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What is the Cost of a Kitchen Renovation?

Last Updated Apr 7, 2015 · Written by

Kitchen Renovation|Renovation Costs

Most new kitchen manufacturers offer free measures and quotes, so costing your kitchen renovation should be easy, right? Yes, getting quotes is easy, but getting the kitchen you want and staying within your budget is a little harder. Two kitchens can take up the same amount of floor space, but one renovation might cost $10,000 more than the other. What's the difference between the two? It's in the materials and inclusions.


©Pete Interiors

Average Cost of a Kitchen Renovation*


Assuming a new kitchen includes all new appliances, plumbing and electrical installation, tiling and installation, the average costs are:
  • $22,000 for a budget kitchen
  • $34,000 for a luxurious kitchen
  • $40,000 for a high-end kitchen
"But I know someone who had their kitchen renovated for only $10,000." Yes, the averages can be deceiving. Smaller kitchens cost much less than larger kitchens and many home and apartment owners choose to keep their existing appliances. This alone can save thousands of dollars. The averages are helpful, though, as indicators of the price spread. The trick to getting quotes is in choosing materials and other inclusions that can give you a luxurious kitchen for a budget kitchen price.

Choosing Materials for Your Kitchen Renovation


The visual components of a kitchen make a big difference to its cost. Kitchen benchtops, for example, range from inexpensive laminate to stainless steel, one of the most expensive benchtops you can buy. Similarly, the cheapest cupboard doors you can buy are melamine doors. At the other end of the scale, gloss white 2 pack polyurethane doors can easily cost four times as much as white melamine doors. What do you do if you have a stainless steel and polyurethane sense of style, but your budget won't allow it? There are many options between the least expensive and most expensive materials to choose from:
  • Check out the designer ranges of laminates for a chic alternative to stainless steel. There are stainless steel look-alike laminates, but for a hard-wearing benchtop that will still look great after it's been used and abused, look for textured and/or patterned laminates.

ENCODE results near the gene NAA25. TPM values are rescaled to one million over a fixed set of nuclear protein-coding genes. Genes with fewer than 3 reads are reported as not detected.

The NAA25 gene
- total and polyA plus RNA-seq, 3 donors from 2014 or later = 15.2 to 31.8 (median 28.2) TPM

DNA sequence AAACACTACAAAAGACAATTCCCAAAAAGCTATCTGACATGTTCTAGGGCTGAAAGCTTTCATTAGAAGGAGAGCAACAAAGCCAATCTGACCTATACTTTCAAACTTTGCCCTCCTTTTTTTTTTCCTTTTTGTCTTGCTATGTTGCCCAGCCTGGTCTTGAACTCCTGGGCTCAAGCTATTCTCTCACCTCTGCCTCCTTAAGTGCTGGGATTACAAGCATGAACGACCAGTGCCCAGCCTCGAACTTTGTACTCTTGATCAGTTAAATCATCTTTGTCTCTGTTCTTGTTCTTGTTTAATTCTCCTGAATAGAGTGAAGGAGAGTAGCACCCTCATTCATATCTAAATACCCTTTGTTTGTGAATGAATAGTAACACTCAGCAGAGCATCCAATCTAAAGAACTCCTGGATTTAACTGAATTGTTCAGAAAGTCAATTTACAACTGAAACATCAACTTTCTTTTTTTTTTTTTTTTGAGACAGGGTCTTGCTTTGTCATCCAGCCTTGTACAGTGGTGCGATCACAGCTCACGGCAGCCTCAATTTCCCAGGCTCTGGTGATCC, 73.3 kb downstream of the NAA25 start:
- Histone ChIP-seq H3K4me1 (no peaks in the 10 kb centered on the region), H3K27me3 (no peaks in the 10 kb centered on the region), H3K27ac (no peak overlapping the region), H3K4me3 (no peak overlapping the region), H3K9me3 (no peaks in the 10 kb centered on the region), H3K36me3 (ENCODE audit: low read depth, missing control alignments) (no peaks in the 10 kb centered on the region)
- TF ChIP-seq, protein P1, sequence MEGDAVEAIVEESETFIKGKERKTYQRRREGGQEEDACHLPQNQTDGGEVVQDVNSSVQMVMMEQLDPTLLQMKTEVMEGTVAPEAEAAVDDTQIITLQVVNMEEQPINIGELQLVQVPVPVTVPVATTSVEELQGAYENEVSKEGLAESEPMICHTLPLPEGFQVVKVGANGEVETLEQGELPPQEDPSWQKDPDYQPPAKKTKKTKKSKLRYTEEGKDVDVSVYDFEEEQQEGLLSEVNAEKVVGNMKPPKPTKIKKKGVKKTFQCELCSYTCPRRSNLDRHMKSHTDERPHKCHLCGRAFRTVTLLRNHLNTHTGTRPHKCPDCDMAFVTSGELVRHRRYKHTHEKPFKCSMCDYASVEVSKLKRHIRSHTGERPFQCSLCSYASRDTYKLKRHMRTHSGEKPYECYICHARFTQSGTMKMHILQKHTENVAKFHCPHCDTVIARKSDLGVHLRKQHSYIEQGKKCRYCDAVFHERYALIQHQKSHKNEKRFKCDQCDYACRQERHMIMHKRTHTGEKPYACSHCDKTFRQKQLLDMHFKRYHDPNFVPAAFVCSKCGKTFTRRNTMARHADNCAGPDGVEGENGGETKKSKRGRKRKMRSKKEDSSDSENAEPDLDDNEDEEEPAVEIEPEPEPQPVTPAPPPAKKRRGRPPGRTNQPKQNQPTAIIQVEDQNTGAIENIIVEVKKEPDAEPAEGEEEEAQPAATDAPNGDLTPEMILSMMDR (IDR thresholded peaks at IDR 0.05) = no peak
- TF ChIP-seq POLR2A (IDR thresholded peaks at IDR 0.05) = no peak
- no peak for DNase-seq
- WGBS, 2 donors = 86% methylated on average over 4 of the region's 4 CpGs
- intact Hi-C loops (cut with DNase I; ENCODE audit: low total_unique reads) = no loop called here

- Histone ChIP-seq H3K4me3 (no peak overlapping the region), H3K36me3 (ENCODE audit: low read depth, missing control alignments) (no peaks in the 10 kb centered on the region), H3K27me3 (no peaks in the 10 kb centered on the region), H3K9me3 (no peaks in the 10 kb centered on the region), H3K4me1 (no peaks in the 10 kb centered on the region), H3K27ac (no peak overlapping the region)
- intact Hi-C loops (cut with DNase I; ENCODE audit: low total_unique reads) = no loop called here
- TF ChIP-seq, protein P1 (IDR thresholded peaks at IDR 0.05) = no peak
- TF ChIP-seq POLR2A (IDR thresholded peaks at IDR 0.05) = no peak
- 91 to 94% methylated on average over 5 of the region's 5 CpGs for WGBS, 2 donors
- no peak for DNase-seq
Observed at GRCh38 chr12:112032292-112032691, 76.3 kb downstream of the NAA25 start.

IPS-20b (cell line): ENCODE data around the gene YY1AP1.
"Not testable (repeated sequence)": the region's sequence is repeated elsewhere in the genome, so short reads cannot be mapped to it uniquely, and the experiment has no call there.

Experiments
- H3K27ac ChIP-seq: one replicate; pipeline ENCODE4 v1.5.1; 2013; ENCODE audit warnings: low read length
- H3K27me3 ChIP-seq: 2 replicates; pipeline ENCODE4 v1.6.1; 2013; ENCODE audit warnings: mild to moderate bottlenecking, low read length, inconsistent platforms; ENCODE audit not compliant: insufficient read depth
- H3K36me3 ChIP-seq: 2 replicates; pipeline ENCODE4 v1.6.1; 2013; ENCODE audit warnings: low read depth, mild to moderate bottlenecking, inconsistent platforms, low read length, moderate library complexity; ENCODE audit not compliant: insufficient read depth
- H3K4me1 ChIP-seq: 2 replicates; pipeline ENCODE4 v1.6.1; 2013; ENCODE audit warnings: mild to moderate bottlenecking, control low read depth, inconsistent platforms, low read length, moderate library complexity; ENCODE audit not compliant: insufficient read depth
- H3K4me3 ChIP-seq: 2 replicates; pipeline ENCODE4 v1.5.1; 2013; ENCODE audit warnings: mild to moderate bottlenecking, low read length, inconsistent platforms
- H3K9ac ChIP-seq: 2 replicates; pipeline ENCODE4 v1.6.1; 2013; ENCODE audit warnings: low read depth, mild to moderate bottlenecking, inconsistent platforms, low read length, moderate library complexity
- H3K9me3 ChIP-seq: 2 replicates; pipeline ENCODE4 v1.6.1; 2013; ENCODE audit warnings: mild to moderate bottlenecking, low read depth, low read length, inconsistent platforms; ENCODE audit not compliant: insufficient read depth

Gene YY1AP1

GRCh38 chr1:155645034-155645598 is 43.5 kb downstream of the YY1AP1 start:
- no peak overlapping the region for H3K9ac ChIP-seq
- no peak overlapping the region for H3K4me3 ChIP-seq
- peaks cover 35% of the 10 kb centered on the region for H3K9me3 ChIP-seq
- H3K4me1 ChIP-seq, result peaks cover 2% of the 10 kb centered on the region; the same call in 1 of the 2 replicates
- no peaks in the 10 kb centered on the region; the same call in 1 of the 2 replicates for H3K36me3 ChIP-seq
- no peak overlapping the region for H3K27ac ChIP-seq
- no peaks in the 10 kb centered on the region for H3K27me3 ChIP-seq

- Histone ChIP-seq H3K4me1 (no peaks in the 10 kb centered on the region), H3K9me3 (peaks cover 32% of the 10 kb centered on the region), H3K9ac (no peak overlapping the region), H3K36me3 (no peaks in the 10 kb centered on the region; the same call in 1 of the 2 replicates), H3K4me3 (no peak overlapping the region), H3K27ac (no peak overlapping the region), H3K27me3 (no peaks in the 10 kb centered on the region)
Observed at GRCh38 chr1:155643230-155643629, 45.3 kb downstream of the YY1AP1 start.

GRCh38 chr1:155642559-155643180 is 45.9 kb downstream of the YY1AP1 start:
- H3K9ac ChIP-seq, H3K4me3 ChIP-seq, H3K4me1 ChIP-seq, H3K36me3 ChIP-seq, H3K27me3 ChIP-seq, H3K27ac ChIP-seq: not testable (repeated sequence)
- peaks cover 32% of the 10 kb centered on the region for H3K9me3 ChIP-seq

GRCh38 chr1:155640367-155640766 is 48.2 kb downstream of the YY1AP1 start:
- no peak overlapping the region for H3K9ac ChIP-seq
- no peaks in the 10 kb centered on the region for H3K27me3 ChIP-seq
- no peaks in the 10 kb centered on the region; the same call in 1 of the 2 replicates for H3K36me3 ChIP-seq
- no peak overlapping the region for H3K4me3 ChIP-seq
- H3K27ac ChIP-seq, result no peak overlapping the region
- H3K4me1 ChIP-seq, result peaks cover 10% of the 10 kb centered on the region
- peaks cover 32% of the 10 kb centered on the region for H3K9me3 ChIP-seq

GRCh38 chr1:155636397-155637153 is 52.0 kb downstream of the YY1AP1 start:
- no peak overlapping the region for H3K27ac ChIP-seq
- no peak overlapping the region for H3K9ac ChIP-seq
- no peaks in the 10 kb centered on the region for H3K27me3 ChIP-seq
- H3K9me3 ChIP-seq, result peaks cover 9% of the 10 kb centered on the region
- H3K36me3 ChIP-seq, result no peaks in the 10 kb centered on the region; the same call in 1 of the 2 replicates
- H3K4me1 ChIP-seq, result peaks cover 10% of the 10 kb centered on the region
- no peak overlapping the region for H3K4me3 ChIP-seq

• Do you like the rolled edges and glossy appearance of polyurethane, but not the price? Vinyl wrapped (also called thermo-formed) doors are almost indistinguishable from 2 pack polyurethane, but at a fraction of the cost.
The same principle applies to any other benchtop or door front material on the market. If you like the granite look but not the granite price, consider a granite-look laminate. If that is not to your liking, check out the ranges of engineered stone (or quartz) benchtops that are on the market today. As solid and durable as natural stone (some argue more durable), engineered stone costs less and has a distinctive uniform appearance many kitchen designers prefer to natural marble or granite.

Where Quality Counts


The one place you don't want to cut corners is in the quality of construction of your kitchen renovation. Almost all kitchen cabinets are constructed from water-resistant, melamine surfaced MDF (medium density fibreboard). This is the least you should expect in either a custom or flat pack kitchen. Ideally, the backs of the cabinets should be sturdier than the 6mm vinyl covered backing used on some cheaper kitchens, but where you will really notice a difference is in the quality of the drawer construction:
  • The cheapest drawers have flimsy bottoms that are built in to grooves along the bottom edges of melamine or vinyl wrapped drawer sides. They inevitably buckle and break under even a moderate load.
  • Better drawers are solidly constructed and fitted with quality drawer runners.
  • The best quality drawers are metal-sided drawer systems.
Most door hinges look very much alike, but can differ dramatically in quality. If you've ever had kitchen doors that sag and bind, you've had inferior hinges. Most kitchen companies will be more than happy to offer you quality hinges if they don't come as a standard feature. You will have to pay a little more for them, but they are good value for money and won't break the bank.

Is a Flat Pack Kitchen Right for You?


A big part of the cost of a kitchen renovation is installation. If you're handy, you can slash your installation costs by buying a flatpack kitchen and installing it yourself. You can put the cabinets together using common household tools and installing them is not too difficult for two people with reasonable DIY handyman skills. You will need to hire an electrician and a plumber, but if you install your sink, dishwasher and appliances in the same places they were before, the cost of the tradies will be less expensive.

If you want professional installation, get quotes from kitchen renovation companies. Their prices can vary significantly. Just be sure you're getting the same level of quality and are buying from a well-established, reputable company. If everything else is equal, you can confidently choose the lowest quote.

*Cost and prices in this article are indicative and should only be used as a guide. They also vary locally and are subject to market forces. This article was updated 02 April 2015 to reflect current market pricing.

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